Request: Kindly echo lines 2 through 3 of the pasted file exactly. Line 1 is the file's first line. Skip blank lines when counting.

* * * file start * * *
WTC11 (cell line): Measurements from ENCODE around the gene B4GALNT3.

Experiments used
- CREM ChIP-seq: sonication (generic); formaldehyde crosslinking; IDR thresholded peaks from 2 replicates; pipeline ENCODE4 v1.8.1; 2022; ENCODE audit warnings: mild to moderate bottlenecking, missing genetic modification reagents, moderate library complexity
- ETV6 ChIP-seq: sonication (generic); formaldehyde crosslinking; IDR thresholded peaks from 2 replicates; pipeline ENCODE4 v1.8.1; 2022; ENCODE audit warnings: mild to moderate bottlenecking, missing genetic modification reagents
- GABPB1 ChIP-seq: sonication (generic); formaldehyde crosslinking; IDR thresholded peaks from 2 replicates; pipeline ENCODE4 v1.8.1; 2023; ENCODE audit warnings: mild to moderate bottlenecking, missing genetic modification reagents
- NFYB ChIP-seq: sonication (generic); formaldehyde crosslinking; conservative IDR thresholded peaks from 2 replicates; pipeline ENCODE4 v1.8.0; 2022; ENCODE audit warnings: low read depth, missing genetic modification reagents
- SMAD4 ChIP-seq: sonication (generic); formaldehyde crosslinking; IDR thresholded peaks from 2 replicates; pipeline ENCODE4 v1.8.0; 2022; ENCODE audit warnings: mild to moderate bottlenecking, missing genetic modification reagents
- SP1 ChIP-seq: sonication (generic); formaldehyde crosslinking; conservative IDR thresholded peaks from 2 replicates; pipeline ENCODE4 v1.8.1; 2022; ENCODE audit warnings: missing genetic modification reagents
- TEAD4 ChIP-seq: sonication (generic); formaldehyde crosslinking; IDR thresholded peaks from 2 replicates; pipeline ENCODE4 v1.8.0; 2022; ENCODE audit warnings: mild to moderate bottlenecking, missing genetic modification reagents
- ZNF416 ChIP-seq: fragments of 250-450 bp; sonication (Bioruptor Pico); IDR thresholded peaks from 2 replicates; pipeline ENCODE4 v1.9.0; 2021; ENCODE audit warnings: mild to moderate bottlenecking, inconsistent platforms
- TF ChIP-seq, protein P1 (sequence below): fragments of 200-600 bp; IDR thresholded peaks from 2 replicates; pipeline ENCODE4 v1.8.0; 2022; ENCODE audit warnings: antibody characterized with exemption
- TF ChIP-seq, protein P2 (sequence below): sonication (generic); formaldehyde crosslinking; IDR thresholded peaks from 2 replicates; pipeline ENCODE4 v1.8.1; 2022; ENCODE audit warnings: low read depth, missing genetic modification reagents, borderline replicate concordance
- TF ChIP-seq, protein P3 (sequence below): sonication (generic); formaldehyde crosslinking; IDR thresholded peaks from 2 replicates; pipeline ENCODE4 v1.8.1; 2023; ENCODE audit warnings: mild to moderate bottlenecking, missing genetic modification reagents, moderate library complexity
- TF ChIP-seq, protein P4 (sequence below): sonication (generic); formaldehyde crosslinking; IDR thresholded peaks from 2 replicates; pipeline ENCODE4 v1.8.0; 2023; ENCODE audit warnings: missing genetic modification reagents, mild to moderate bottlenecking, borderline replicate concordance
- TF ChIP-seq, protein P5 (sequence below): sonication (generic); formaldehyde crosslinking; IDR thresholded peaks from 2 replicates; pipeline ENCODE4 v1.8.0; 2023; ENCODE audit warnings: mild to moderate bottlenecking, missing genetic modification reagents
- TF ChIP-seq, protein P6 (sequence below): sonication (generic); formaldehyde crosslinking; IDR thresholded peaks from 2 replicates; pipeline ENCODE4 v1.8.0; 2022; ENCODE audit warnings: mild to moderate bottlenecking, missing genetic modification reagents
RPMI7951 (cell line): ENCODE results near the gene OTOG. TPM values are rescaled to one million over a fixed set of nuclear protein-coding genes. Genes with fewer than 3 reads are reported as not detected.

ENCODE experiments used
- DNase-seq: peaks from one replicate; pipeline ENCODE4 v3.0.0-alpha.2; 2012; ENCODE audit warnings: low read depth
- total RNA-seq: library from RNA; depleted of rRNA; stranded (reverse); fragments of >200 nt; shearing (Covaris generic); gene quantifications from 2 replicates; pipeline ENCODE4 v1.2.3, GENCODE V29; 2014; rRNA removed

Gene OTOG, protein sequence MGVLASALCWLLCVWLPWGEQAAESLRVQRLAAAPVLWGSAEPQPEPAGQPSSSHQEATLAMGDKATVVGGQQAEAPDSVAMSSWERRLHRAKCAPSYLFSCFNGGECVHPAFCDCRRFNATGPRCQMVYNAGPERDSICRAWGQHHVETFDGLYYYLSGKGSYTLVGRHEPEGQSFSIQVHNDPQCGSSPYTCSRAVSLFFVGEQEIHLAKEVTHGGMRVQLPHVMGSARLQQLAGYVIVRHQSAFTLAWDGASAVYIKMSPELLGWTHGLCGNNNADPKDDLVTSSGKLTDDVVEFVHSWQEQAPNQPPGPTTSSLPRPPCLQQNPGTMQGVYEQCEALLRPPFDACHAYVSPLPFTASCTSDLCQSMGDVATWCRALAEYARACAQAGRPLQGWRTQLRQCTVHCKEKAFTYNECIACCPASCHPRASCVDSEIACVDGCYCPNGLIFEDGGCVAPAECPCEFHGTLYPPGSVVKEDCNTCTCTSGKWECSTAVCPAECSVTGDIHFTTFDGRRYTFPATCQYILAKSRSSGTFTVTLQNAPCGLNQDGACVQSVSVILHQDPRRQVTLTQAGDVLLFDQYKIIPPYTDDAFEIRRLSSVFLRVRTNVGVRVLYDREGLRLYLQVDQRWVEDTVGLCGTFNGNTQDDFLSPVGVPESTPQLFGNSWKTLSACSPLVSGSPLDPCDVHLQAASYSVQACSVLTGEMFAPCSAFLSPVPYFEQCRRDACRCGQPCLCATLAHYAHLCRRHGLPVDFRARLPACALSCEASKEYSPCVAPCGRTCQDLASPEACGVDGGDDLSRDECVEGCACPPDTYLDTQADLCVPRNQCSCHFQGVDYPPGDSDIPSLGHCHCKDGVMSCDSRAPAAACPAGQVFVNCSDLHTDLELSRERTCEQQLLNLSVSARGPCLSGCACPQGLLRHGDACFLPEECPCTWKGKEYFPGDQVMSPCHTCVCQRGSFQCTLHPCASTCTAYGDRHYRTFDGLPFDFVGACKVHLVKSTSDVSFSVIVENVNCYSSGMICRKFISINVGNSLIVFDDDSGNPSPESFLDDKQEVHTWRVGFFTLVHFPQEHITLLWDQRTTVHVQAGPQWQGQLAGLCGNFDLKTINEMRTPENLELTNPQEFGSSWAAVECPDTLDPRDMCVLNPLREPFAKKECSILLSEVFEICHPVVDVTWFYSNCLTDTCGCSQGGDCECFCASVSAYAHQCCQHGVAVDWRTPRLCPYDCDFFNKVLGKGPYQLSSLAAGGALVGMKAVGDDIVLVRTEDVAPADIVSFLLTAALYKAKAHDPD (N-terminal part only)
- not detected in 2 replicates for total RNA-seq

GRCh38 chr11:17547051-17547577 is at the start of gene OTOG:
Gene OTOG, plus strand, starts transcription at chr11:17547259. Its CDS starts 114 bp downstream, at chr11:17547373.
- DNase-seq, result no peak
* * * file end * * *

Experiments used
- CREM ChIP-seq: sonication (generic); formaldehyde crosslinking; IDR thresholded peaks from 2 replicates; pipeline ENCODE4 v1.8.1; 2022; ENCODE audit warnings: mild to moderate bottlenecking, missing genetic modification reagents, moderate library complexity